Extremely predictable storyline kills the game – The New Indian Express

Express news service

A poisoned heart is a heart without honor. When he pumps his poison through his veins, death and destruction seem inevitable. Karuna Kumar’s Sridevi Soda Center is well-intentioned in telling a story with this idea at its heart.

The film follows Lighting Soori Babu (Sudheer Babu), a lighting technician in a small town, who falls in love with Sodalu Sridevi (Anandha), a upper caste girl. Their quest for love comes up against seemingly insurmountable obstacles in the form of Kasi (Pavel Navageethan), who also has an eye on Sridevi, and Sridevi’s father (Naresh), who is against intercast marriage.

Karuna Kumars takes her time to set up the first act. While the first 40 minutes go by at an excruciating pace, the path the story has taken from there justifies the length. Even a terrible boat race, which will easily win the prize for the most unrealistic returns in racing history, is enough to establish the equations between the characters. Plus, Sudheer, who looked flat in the first few scenes, ended up settling into his character. Additionally, Anandhi is presented through a brilliantly put together scene at a carnival, and everything in the scene is “charming.” The comedy and dialogue work, and the writing does a great job of leading the scene to a heart-wrenching ending that pulls the events together, before heading into conflict.

In retrospect, however, the revelation of the association between Sridevi’s father and Kasi might have been delayed, as it already reveals more than it should. The glaring hollows in the writing extend further. In particular, there is a scene between Soori and Sridevi that takes place in the middle of a farm. Sridevi expresses his love through an act of seduction – an explosion of love that comes after the sight of Suri engaging in physical self-harm. The scene stands out, once again, for the scenography and the brilliant musical score of Mani Sharma.

However, it made me wonder if the act of self-harm was necessary. Why do we have to play a sinister sympathy game to win the love of our beloved? Beware, this is not a gray undertone that is deliberately added as a trait of Soori, but rather an act that is vindicated by the soothing music and Sridevi calling it an “expression of love”. It is shocking to say the least.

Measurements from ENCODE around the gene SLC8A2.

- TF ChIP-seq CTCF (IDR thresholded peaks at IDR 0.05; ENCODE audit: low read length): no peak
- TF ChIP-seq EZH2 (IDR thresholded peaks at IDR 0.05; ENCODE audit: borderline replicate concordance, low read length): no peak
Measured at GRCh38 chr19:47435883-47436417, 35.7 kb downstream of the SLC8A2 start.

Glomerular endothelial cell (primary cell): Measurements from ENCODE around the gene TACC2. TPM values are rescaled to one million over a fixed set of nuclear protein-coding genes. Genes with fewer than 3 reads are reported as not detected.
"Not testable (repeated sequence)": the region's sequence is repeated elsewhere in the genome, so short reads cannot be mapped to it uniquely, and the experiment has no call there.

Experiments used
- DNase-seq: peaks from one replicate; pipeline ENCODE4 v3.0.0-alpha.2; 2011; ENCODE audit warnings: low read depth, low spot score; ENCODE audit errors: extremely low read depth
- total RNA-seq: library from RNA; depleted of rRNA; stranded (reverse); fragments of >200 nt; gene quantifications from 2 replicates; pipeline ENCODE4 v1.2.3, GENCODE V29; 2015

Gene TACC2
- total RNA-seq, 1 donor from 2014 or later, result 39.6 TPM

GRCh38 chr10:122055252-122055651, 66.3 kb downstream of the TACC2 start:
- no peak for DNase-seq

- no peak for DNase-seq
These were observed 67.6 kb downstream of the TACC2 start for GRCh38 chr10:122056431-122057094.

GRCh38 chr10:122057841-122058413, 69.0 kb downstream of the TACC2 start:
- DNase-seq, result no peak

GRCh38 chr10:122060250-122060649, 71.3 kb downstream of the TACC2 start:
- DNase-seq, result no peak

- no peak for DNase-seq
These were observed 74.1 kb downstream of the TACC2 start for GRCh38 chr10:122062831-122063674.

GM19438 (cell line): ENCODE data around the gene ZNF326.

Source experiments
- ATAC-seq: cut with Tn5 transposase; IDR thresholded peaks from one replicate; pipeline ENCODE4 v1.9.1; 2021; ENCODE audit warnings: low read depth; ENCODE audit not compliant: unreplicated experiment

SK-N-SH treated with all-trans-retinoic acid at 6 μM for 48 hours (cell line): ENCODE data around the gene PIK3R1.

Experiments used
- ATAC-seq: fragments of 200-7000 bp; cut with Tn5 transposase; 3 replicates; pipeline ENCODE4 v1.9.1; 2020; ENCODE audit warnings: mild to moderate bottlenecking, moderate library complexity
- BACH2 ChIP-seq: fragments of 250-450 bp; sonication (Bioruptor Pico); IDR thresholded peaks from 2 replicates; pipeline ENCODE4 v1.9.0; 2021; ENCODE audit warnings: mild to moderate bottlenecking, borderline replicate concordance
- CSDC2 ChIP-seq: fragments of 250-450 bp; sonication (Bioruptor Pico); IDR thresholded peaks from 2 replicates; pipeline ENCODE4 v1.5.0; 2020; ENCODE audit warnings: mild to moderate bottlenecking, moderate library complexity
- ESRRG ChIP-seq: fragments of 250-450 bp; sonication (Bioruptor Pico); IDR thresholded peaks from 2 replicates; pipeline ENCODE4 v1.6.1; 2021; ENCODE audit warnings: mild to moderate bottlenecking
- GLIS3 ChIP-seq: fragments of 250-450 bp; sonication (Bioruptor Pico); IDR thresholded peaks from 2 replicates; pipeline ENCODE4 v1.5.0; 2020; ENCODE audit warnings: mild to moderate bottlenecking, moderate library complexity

Soori has a few flaws, but this doesn’t translate to the screen and is left to the audience’s appreciation. For example, in a later scene near the end, his friend helps him realize how obsessed he was with his quest for love without even thinking about the consequences his father would have suffered. It ends with a one-off dialogue, and he suffers no consequences due to his negligence and impulsive actions.

In another scene, Soori must complete a unique trick to escape prison. While the “how” sounds impressive, it leaves largely gaping questions unanswered. The Sridevi Soda Center begins to collapse even more since the start of the conflict. One of the revelations from the third act prompts Soori to mock Kasi. It’s an obvious idea that you would have guessed in the first act. As for the big final reveal, the obvious is overshadowed by the heartbreaking gloom it delivers. All the hiccups melt away in these final minutes when the film takes on an intense tone to deliver a vital message about the repercussions of the social evil called caste.

What’s disappointing is that the film has a lot of promise and scope that is underused. For example, the character design is awesome. From Soori’s costumes to behavioral traits added to Naresh’s character – he mumbles inaudibly whenever he’s forced to be in an awkward situation – Karuna’s world has plenty of interesting ideas to get our attention. Even if not for the genre, Anandhi’s character design, the setting of a small town and his equation with his beloved father who reminds him of “Vaadu manchivaade, Kaani manavaadu kaadhu” (This is a good guys, but not one of us) might all recall one of Anandhi’s Tamil movies, Pariyerum Perumal.

However, for a film that goes by the name of Sridevi, she hardly has a say in the second act. When Soori suffers such and such consequences, what does Sridevi even think there? We never know. Pavel’s Kasi unfortunately also becomes a helpless villain in the end.

In a film with so many misfortunes, Mani Sharma steals the show through his brilliant musical scores. Its delightful use of flutes for such a story with a rural backdrop is reminiscent of Sairat, another Dalit film that was about caste oppression. From the background theme we hear when we see Soori for the first time to the theme that plays out in the last shot of the movie, the music is composed so tastefully that it ends up being the biggest takeaway.

If the music played a major role, the scenography, the lighting and the cinematography, make this uninviting film a pleasant experience. At the end of the day, as one steps out of the theater, a convincing, climactic dialogue about who a man without honor really is leaves a strong impact. Well-intentioned ideas, strong distribution performance, and commendable manufacturing don’t help that Sridevi Soda Center is a non-sparkling soda.

Sridevi soda center
Actors: Sudheer Babu, Anandhi, Pavel Navageethan, Naresh
Director: Karuna Kumar

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